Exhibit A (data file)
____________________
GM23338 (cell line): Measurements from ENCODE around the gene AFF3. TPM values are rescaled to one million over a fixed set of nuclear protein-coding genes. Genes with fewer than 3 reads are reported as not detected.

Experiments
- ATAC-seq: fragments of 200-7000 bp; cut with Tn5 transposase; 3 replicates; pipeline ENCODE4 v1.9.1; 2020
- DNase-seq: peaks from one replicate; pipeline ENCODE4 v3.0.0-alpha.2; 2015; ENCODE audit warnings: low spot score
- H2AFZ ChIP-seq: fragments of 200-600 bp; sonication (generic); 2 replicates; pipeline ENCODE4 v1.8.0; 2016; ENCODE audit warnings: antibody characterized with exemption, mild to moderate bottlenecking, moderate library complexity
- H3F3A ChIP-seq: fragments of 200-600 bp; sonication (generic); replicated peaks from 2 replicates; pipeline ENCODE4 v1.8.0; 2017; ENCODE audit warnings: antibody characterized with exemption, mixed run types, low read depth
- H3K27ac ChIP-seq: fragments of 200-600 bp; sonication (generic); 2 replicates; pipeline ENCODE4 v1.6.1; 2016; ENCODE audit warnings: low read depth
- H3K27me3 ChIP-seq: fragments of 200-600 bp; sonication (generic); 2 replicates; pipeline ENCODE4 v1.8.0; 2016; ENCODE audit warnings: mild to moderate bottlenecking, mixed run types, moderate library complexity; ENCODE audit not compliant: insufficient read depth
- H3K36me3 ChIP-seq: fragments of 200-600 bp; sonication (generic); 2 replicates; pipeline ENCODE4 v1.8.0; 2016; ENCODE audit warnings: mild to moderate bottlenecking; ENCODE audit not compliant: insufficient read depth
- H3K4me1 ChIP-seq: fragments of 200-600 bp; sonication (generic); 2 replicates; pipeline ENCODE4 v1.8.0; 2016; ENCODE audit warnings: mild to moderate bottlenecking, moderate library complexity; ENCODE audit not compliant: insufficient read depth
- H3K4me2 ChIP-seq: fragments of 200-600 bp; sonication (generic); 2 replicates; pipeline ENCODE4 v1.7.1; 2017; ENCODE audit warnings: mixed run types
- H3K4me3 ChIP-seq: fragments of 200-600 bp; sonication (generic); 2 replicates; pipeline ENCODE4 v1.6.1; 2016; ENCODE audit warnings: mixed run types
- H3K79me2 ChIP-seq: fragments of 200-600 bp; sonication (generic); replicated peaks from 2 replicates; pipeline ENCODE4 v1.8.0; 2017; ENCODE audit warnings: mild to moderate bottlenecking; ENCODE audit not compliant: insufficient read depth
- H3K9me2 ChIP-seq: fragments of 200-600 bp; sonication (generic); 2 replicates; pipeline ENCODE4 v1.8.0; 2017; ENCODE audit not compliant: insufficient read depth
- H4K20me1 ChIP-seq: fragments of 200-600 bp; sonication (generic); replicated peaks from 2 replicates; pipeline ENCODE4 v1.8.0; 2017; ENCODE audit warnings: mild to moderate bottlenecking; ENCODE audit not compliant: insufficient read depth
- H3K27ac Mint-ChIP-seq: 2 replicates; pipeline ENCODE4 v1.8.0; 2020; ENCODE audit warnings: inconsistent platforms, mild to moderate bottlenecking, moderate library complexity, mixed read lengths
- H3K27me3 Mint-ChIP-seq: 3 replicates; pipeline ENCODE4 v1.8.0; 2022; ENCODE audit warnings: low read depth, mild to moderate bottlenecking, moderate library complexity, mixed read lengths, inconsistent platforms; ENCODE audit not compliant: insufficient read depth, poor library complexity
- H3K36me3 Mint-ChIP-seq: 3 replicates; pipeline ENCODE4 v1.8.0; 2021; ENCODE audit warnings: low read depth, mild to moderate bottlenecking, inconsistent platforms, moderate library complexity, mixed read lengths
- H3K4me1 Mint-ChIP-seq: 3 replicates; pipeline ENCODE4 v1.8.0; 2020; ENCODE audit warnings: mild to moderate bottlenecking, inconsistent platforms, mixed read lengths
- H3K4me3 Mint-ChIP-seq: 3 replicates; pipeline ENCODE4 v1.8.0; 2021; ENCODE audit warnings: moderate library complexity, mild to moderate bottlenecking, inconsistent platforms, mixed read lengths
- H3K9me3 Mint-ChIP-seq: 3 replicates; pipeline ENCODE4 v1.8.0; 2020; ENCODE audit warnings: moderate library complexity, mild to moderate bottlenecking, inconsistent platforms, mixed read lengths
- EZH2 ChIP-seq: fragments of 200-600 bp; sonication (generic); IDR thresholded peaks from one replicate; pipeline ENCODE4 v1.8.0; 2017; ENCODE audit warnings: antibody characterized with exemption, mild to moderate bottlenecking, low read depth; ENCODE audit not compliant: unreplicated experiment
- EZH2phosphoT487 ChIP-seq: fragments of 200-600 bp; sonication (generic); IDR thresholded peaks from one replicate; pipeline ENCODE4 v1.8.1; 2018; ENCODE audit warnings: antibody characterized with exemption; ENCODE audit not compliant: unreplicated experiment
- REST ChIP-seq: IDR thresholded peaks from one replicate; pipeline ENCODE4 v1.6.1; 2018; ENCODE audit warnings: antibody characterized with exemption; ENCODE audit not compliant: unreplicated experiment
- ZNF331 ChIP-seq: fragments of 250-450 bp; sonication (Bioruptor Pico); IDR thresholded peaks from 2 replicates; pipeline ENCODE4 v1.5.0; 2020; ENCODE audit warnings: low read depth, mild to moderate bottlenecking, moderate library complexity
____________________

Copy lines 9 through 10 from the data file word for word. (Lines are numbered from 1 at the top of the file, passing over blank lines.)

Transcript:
- H3K36me3 ChIP-seq: fragments of 200-600 bp; sonication (generic); 2 replicates; pipeline ENCODE4 v1.8.0; 2016; ENCODE audit warnings: mild to moderate bottlenecking; ENCODE audit not compliant: insufficient read depth
- H3K4me1 ChIP-seq: fragments of 200-600 bp; sonication (generic); 2 replicates; pipeline ENCODE4 v1.8.0; 2016; ENCODE audit warnings: mild to moderate bottlenecking, moderate library complexity; ENCODE audit not compliant: insufficient read depth